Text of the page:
Global Burden of Armed Violence 2015:
Every Body Counts

Press Release

Violent deaths decrease; yet armed conflict grows more lethal

Geneva, 8 May 2015 – The Global Burden of Armed Violence 2015: Every Body Counts reveals that violent deaths decreased globally; yet armed conflict grows more lethal.

This edition estimates 508,000 violent deaths per year between 2007–12, down from 526,000 reported in 2011 for the period 2004–09. A larger proportion of these deaths, however, were directly related to conflict (70,000 deaths per year, up from 55,000).

Data shows that lethal violence was highly concentrated among a small group of countries: 25 per cent of violent deaths occurred in 18 countries that count only four percent of the world’s population. The three most violent countries in 2012 were Syria, Honduras, and Venezuela.

While the global number of violent deaths decreased, the economic impact of homicide increased. The report calculates the global cost of homicide in 2010 at USD 171 billion, a 6 per cent increase on USD 160 billion in 2000. The longer, safer, and more productive people’s lives become, the higher the economic cost of homicide. Those countries with growing economies and high homicide level stand to reap the most economic benefit from violence prevention efforts.

Other findings include:

  • Intense outbreaks of conflict-related violence result in sharp peaks in the rate of violent deaths in affected countries. Libya and Syria experienced the most violent crises in 2011 and 2012 respectively, with a rate of 276.5 violent deaths per 100,000 population in 2011 in Libya (or a total of approximately 17,000 violent deaths), and 180.2 in 2012 in Syria (39,000 violent deaths).
  • Violence was concentrated in non-conflict countries. Among the 18 top-ranking countries (those with an average over 30 violent deaths per 100,000 population over the study period), only one-third were experiencing armed conflict. In 2012, the violent death rate of Honduras (90.4) and Venezuela (72.2) ranked these countries just after Syria.
  • The number of women victims of homicide decreased. The global estimate of 60,000 female homicide victims per year is almost ten per cent lower than that for 2004–09. Compared to the data from the previous edition, Honduras and El Salvador show the most dramatic increases in the rate of female homicides. For the same period, rates in South Africa registered the sharpest drop, though the average remains high.
  • Firearms were used in 44 per cent of all violent killings, or an annual average of nearly 197,000 deaths for the period 2007–12. The share of firearms-related deaths was highest in Central America, the Caribbean, and South America.
  • Disaggregated data at the subnational level can help to define priorities for interventions and identify targets for programmes and assistance where they are likely to be most effective. For example in Brazil, trend data show that while rates of lethal violence decreased in state capitals such as Rio de Janeiro and São Paulo, they increased in the north of the country and smaller municipalities, with no major effect on the national rate.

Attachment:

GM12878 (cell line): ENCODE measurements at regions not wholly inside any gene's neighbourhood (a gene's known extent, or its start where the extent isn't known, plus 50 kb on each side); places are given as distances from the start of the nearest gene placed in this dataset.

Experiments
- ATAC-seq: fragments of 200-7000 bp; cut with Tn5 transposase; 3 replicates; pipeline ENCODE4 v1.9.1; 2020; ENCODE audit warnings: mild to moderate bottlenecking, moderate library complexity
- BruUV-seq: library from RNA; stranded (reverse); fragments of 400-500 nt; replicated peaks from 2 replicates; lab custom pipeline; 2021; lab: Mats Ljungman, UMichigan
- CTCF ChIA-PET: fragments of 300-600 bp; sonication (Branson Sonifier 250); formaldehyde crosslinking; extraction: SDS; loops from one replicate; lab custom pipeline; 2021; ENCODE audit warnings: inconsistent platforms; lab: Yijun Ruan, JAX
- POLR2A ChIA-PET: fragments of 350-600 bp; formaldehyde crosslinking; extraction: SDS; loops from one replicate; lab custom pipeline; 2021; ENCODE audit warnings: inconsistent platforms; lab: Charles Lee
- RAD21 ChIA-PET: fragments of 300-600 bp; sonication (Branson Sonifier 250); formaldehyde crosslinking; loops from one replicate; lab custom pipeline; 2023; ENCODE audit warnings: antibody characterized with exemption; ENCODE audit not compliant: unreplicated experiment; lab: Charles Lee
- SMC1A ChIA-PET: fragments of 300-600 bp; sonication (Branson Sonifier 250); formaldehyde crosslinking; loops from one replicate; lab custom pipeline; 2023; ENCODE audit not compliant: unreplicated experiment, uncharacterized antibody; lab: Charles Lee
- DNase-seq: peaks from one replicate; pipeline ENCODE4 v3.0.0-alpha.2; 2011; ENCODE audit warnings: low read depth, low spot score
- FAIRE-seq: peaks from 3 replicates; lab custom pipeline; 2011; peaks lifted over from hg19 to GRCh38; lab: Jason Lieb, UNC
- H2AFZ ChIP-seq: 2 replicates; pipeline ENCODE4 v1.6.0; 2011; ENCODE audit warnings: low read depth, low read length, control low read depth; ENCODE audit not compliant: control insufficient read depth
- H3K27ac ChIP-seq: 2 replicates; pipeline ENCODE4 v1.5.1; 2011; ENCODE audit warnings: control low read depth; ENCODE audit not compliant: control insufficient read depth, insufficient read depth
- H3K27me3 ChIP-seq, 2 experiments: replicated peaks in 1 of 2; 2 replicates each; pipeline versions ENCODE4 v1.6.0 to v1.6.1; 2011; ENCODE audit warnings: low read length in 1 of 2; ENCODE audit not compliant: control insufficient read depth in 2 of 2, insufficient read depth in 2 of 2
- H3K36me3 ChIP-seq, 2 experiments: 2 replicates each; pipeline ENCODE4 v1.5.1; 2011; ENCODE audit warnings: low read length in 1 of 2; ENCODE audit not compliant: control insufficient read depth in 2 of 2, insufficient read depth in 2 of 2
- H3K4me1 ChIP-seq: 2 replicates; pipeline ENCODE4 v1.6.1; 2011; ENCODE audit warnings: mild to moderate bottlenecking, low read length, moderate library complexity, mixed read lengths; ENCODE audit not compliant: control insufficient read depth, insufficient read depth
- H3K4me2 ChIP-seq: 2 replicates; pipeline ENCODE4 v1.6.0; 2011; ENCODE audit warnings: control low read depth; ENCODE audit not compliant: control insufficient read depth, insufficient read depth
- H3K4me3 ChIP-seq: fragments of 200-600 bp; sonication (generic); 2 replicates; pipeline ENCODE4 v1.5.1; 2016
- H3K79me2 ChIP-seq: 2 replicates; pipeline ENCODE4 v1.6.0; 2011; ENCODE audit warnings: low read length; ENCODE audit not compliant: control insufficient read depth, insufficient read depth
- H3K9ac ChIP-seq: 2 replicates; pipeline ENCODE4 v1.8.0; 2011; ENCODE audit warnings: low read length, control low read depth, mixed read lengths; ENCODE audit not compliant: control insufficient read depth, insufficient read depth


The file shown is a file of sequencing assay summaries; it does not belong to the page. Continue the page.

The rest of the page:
A new interactive online tool, available at, allows users to examine lethal violence data at the national level.

The Global Burden of Armed Violence series represents a unique integrated approach to understanding the global impact of lethal violence, and provides a solid base for supporting the measuring and implementation of the proposed Goal 16 on ‘peaceful and inclusive societies’ in the post-2015 development framework.

The three editions of the Global Burden of Armed Violence are based on a comprehensive database that covers violent deaths across both conflict and non-conflict settings. The ongoing research, conducted by the Geneva-based Small Arms Survey, is a key monitoring tool for the Geneva Declaration on Armed Violence and Development. This diplomatic initiative was launched by Switzerland and UNDP in 2006 with the goal of achieving a measurable reduction in the burden of armed violence by 2015.



The Geneva Declaration on Armed Violence and Development is a diplomatic initiative aimed at addressing the interrelations between armed violence and development. Launched in 2006 by UNDP and Switzerland, and initially supported by 41 other countries, the Geneva Declaration strives to achieve measurable reductions in the global burden of armed violence and improvements in human security by 2015. It is currently supported by 113 countries. The Small Arms Survey hosts the Secretariat of the Declaration.

The Small Arms Survey has led the research under the ‘measurability pillar’ of the Geneva Declaration since the beginning of the initiative. In this framework the Small Arms Survey has produced the Global Burden of Armed Violence reports (2008, 2011, and 2015) which take an integrated approach to the complex and volatile dynamics of lethal violence around the world.

The Global Burden of Armed Violence reports use ‘violent deaths’ as the main indicator for measuring and monitoring the scope and impact of armed violence globally, and refine a methodology for its collection and analysis. The violent death of a human being is the most extreme consequence of armed violence, and is treated seriously in all societies. For this reason it is likely to be recorded more accurately than other violent events. As a consequence, the number of persons who die violently is frequently used as a proxy measure for insecurity in both conflict and non-conflict settings.

The Global Burden of Armed Violence is published by Cambridge University Press.


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